Backing up critical data has been one of the longest standing but most often overlooked strategies. With a wealth of options to choose from, we have no excuses to not backup our most valuable asset: information. Many media types are available along with cloud options. Enterprise may consider hosted solutions and disaster recovery sites. Planning is essential. Make sure crucial data is included as new systems come online and data stores are moved. Include backups of network devices. Avoid storing corporate data on local computers. Regular testing and annual disaster recovery exercises are obligatory. Remember backing up your personal data.
Multi Factor Authentication adds another layer of defence that makes the difference between breaches and disaster avoidance. Users may object to the introduced “complexity” but the value to their personal and professional lives must be understood. Organisations should plan the implementation in a phased approach using a prioritised list of defended assets. Whether using mobile apps, biometric, or established solutions such as fobs and smart cards, MFA has evolved from being an option to a necessity, especially in our cloud focused environments. From critical payroll data to personal social media, you must consider using MFA against the present threat landscape.
We often install applications with factory settings but never bother hardening them properly. Default passwords, outdated versions, open ports, and insecure services introduce vulnerabilities to your environment. Begin with an inventory of applications, understand how to secure them, and then move forward with configuration changes to improve your security posture. Use vendor and industry best practices when securing your applications but remember to thoroughly test the solution and use change management lest we create unintentional denial of service attacks. Patch applications to the current versions and enable logging and alerting. Use the principal of least privilege when granting application access.
Microsoft Office macros represent significant efficiency but also a vulnerability when not managed correctly. The ability to automatically execute tasks and code is a double edged sword when entire systems may be impacted. Verification and testing of macros is mandatory, underpinned by secure distribution, policy, and digital signatures. Rare is the environment without macros where disabling them completely becomes an option. Consider macros beyond the Microsoft space. Do not trust any macros that have not been vetted. Revoke the ability of users to modify the macro policy settings. Train staff on macro safety. Restrict macro privileges. Enable auditing and alerting.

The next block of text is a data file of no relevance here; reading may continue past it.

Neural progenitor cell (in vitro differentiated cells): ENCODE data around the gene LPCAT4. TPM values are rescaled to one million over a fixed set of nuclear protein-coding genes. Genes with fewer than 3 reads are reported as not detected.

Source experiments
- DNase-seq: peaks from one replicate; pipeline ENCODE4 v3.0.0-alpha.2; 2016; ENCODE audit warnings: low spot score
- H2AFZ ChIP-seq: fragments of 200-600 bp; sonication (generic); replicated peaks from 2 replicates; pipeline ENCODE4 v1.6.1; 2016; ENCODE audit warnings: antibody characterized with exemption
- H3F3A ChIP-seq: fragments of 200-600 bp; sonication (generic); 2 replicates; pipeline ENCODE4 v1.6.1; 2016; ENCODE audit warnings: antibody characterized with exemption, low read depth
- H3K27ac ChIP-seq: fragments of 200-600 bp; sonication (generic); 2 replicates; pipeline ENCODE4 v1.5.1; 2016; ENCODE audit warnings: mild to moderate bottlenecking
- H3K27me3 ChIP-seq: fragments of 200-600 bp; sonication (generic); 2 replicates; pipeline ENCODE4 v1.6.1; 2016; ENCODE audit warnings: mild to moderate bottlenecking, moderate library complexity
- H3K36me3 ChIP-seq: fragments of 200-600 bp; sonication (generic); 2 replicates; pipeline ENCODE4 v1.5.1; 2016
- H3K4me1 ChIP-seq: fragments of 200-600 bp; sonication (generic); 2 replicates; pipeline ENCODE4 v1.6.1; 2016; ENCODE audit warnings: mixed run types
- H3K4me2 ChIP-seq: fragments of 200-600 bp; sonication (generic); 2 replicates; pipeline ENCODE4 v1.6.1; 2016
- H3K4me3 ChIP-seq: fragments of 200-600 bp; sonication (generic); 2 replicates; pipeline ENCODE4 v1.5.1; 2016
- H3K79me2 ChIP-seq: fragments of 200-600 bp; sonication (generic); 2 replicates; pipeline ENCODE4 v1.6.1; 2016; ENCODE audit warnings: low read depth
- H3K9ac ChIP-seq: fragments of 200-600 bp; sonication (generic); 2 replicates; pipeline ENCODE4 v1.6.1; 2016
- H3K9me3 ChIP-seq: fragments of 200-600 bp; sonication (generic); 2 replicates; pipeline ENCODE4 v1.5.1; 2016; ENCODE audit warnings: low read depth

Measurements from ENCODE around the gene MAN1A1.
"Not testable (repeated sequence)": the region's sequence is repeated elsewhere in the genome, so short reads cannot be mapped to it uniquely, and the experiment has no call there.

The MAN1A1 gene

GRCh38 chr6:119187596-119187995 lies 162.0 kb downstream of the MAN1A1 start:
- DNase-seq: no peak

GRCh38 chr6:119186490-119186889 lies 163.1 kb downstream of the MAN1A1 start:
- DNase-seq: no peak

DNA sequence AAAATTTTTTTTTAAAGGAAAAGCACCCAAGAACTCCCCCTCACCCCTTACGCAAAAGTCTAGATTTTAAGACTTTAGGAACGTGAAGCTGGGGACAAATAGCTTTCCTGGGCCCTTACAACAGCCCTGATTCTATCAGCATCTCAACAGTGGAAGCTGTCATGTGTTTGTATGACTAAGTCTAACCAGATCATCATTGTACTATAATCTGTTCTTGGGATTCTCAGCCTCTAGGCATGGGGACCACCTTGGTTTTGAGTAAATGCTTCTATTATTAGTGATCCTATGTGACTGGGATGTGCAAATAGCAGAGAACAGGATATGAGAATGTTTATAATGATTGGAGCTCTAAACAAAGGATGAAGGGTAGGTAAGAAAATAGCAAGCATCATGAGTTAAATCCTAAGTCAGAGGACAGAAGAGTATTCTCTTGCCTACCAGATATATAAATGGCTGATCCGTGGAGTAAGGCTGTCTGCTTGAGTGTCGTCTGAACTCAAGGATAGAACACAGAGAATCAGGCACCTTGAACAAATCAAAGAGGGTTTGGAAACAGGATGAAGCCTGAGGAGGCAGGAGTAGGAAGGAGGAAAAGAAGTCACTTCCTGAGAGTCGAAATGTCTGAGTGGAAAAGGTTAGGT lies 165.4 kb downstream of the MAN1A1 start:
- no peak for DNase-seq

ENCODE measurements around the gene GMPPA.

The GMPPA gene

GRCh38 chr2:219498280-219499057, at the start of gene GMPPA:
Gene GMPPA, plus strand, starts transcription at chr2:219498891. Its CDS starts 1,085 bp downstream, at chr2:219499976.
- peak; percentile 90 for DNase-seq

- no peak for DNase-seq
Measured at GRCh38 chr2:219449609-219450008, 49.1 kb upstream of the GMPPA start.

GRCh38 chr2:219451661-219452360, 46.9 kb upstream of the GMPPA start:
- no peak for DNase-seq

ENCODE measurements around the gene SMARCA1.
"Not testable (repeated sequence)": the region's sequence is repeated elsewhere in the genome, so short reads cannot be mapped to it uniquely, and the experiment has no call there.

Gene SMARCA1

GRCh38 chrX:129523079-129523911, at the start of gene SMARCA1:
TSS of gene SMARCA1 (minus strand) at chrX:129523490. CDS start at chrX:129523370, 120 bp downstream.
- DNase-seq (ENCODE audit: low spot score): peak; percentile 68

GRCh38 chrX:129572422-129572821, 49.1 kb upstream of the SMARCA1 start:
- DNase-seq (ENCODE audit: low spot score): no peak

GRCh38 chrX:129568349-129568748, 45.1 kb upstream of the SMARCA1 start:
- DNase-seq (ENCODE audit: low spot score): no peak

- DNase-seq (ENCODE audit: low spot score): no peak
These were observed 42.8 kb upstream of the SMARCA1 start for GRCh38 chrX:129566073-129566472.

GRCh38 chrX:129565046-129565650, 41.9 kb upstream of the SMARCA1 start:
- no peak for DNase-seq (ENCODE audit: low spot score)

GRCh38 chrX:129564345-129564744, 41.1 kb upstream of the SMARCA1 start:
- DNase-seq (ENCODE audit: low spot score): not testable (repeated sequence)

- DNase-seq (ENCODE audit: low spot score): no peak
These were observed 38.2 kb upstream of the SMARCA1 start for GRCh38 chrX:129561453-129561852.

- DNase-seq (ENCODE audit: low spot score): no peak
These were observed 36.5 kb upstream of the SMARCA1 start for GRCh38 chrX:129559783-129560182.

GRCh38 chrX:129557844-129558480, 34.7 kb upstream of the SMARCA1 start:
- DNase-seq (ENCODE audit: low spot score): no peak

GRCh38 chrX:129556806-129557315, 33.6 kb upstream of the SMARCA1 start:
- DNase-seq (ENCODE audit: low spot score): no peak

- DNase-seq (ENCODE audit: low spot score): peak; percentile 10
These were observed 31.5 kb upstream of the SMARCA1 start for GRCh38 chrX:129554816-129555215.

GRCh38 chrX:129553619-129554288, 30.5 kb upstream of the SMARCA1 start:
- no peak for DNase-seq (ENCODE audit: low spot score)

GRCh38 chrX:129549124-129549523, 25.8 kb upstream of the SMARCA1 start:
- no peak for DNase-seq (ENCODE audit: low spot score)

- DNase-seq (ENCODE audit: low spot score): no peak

Patching operating systems may be more critical than patching applications. While applications may be the action, the operating system enables the action. We all think of the ubiquitous Windows operating systems but should never overlook Linux, Unix, Mac, mobile platforms, and even IoT and network appliances. Like applications, products are released with imperfections and by various means, the vendors endeavour to resolve those imperfections. Wannacry and Petya are recent examples highlighting the need for a patching strategy. Get informed, get involved, and get protected by making it part of your regular maintenance. Acquire patches, verify their purpose, test, and deploy.
Administrator accounts have tremendous power. Beyond server and domain administrators, we must consider service accounts, workstation local administrators, and network appliance administrator accounts. A full, accurate, and current inventory of these accounts, who has access to them, and that they match the roles enabled is critical. Auditing and logging are essential. Avoiding generic administrator accounts is crucial. Implementing control over administrator accounts must have management support but can create a political firestorm. Use groups to assign privileges and audit these delegations regularly. Engage change management before making elevated account changes. Used incorrectly or maliciously, administrator accounts can have catastrophic consequences.
Patching Applications is often overlooked in the security strategy of organisations. While patching operating systems is a regular task, business focused applications that are relied on daily end up being forgotten. Productivity software on the desktop, critical payroll and HR applications, and even the system firmware and software on network appliances (physical and virtual) must be updated and patched to the current stable versions as part of your patch management strategy. Replace or remove unsupported systems. Acquire updates from vendors when available and consider underpinning support agreements. Compromise of a vulnerable application can quickly escalate to exploiting your entire infrastructure.